Reality Takes Leave

download_20170113_193745.jpeg“My dear Emiline, you simply must face the facts. Your parents were not carried off by a,” Governess Metlock waved a hand in Emiline’s direction. The white lace trim of her black satin sleeve danced in the stale air, “what did you say? Winged bear?”

Emiline sat in a straight-backed chair, her feet swinging through the air. Her dark hair drew back into a long braid. She nodded, “Yes Governess, a winged bear.”

Thin eyebrows disappeared into the graying woman’s hairline. With a shake of her head Metlock looked down at a stack of papers with a sigh, “It was a most unfortunate accident. Your parents died in their coach on the way to the train station.”
The young girl clenched her fists, anger wrenching at her heart. Emiline knew better. She had seen the beast lurking at the end of the lane, waiting.

The Governess continued, rifling through her papers as she spoke through pursed lips, “Reality can be hard on a young, moldable mind. The fact is, you are the head of your household now. Your brothers depend upon you and there is no time to waste on frivolity.”

Governess Metlock paused in her work and looked over half-moon spectacles. “This day you are to become a woman, Emiline Bunting, a girl you are no longer.”

Emiline’s anger snuffed out as she felt the implications of the Governess’s words weigh down on her shoulders.

I am the head of my household. Mamma, Pappa, they are gone. We are all that is left.

Emiline felt her bones sag against the wood chair. Her resolve melted into its course recesses, rooting her to the spot. She looked around the now uncomfortable room. Dust drifted from dark wood bookcases as memories raced through her mind.

How many times have I stood in this office? How many times was I told this was our safe place? Home away from home.

Her father had stood in this same room, hand on the Governess’s shoulder. He had thanked her for the work and care she had given his children.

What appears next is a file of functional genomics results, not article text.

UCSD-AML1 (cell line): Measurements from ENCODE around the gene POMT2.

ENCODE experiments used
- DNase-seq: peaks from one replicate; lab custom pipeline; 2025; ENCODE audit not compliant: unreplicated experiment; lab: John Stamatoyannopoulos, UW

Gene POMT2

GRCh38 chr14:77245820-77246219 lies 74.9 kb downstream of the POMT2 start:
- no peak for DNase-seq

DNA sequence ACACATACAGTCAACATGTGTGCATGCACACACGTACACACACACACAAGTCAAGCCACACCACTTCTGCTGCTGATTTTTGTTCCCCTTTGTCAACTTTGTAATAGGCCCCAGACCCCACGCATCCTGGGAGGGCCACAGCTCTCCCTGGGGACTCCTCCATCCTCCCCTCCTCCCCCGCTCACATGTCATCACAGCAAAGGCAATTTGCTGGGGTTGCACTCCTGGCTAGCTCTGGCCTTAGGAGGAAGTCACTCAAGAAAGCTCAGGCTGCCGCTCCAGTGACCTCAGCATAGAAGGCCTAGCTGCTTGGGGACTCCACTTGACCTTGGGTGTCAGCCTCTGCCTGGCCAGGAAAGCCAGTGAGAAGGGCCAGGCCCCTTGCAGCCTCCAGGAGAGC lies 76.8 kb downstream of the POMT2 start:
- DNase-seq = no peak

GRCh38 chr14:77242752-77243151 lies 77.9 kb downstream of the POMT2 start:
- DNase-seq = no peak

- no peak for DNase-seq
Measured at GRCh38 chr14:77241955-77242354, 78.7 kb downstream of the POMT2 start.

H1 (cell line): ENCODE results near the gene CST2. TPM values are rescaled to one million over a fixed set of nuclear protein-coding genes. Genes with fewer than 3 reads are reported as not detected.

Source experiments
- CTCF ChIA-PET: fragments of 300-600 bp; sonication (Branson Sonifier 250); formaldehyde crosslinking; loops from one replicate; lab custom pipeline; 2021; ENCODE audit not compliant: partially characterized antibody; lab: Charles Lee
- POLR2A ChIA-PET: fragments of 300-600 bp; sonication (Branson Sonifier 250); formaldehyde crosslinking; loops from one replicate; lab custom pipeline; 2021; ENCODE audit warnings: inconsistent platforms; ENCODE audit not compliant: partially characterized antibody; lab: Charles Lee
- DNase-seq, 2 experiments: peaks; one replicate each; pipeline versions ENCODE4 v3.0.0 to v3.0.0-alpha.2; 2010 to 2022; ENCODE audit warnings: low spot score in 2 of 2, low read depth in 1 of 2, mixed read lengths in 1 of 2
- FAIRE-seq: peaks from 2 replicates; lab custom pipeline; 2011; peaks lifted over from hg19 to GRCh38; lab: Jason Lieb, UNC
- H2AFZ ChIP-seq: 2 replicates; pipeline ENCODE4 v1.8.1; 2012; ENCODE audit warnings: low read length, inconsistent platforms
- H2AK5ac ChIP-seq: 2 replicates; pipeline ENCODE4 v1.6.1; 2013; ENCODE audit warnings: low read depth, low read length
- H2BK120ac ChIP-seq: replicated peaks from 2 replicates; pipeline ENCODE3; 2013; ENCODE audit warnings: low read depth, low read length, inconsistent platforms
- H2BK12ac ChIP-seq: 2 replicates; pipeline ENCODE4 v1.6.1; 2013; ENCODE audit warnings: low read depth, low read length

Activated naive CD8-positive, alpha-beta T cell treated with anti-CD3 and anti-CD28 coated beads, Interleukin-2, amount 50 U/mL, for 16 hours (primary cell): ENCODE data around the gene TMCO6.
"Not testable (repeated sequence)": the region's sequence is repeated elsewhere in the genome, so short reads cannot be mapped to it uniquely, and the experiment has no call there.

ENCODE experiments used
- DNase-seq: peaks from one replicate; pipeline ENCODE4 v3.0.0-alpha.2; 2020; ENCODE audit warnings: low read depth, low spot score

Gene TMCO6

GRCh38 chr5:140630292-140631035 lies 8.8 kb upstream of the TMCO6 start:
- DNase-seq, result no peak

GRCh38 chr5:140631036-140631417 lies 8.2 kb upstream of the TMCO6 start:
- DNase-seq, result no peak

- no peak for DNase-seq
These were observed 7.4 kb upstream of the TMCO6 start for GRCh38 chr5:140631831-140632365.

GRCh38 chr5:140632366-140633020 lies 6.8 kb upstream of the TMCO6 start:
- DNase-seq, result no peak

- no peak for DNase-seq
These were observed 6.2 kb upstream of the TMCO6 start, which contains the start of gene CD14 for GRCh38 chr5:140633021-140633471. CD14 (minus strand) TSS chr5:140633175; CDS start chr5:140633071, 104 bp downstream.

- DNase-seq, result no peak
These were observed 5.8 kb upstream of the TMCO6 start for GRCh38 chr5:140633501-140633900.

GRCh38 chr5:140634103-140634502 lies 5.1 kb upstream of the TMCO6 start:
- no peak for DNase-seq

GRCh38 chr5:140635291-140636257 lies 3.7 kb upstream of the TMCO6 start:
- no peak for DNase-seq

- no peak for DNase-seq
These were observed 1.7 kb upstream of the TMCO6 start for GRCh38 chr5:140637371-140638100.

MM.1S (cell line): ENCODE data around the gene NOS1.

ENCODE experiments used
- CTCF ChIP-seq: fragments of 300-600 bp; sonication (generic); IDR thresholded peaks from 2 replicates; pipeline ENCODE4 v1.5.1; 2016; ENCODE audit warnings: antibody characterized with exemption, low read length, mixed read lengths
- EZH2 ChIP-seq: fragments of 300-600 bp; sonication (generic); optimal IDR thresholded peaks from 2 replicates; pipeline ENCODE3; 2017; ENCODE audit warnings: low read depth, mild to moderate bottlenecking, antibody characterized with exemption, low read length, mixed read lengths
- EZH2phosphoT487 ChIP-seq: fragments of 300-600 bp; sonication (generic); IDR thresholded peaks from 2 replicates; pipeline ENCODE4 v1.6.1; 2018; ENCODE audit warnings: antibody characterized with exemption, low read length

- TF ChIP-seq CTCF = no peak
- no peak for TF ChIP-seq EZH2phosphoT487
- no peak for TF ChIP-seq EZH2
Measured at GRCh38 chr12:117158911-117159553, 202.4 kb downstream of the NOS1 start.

Father trusted her. And now he’s  . . . gone . . . and she’s turning us away.

Tears welled in Emiline’s eyes as she noticed the stiff woman had pulled out a ledger. A quill scratched against paper, underlining the silence in the room. In that moment, Emiline realized just how little the Governess cared about her family’s plight.

Without raising her face the Governess spoke. “Now take your cloak, and bag too. Your brothers are waiting by the front gate. What happens to you lot is no longer any concern of mine nor this establishment. I must cast you from our good graces and pray that fortune is kind to you. Good day.”

That was it, her final statement on the matter. A page turned as Emiline’s mouth fell open.
“But…b-but…” Emmaline’s face burned in anger, tears stung her eyes as fear blinded her thoughts. Tension grew within the room, and a row of candles guttered in a sudden breeze.

“Enough! That is enough!” Governess Metlock snapped her book shut, flicking wet ink over her desk. Emiline shrank back, her voice collapsing in on itself.
The woman rose from her desk, eyes piercing Emiline where she sat. She took a nimble step around her desk and bent down to the young girls level. “I thought I had made this perfectly clear. There are no such thing as winged bears. There is no room in this world for imaginative minds. You are a silly girl about to meet reality in a very cold, very dark way. Your parents are dead. They will not be coming back and you are the only one who can save you and your family. Now wake up and start living in reality.”